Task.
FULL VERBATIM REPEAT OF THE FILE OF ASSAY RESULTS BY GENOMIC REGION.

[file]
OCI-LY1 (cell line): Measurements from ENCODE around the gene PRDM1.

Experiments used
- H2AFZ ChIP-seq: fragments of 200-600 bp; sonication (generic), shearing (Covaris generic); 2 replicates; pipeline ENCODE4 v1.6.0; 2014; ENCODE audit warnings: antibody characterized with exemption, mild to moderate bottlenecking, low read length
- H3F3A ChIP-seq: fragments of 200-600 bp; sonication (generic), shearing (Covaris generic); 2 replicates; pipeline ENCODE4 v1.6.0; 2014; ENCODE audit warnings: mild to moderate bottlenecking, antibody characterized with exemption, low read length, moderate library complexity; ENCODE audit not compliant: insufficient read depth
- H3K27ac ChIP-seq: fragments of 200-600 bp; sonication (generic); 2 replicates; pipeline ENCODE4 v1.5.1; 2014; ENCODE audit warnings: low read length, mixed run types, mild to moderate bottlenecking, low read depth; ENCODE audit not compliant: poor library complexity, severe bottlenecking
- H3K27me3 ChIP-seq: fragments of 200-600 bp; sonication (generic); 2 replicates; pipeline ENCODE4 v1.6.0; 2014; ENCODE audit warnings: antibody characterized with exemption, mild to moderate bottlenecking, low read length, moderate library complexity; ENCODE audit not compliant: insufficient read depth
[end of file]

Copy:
OCI-LY1 (cell line): Measurements from ENCODE around the gene PRDM1.

Experiments used
- H2AFZ ChIP-seq: fragments of 200-600 bp; sonication (generic), shearing (Covaris generic); 2 replicates; pipeline ENCODE4 v1.6.0; 2014; ENCODE audit warnings: antibody characterized with exemption, mild to moderate bottlenecking, low read length
- H3F3A ChIP-seq: fragments of 200-600 bp; sonication (generic), shearing (Covaris generic); 2 replicates; pipeline ENCODE4 v1.6.0; 2014; ENCODE audit warnings: mild to moderate bottlenecking, antibody characterized with exemption, low read length, moderate library complexity; ENCODE audit not compliant: insufficient read depth
- H3K27ac ChIP-seq: fragments of 200-600 bp; sonication (generic); 2 replicates; pipeline ENCODE4 v1.5.1; 2014; ENCODE audit warnings: low read length, mixed run types, mild to moderate bottlenecking, low read depth; ENCODE audit not compliant: poor library complexity, severe bottlenecking
- H3K27me3 ChIP-seq: fragments of 200-600 bp; sonication (generic); 2 replicates; pipeline ENCODE4 v1.6.0; 2014; ENCODE audit warnings: antibody characterized with exemption, mild to moderate bottlenecking, low read length, moderate library complexity; ENCODE audit not compliant: insufficient read depth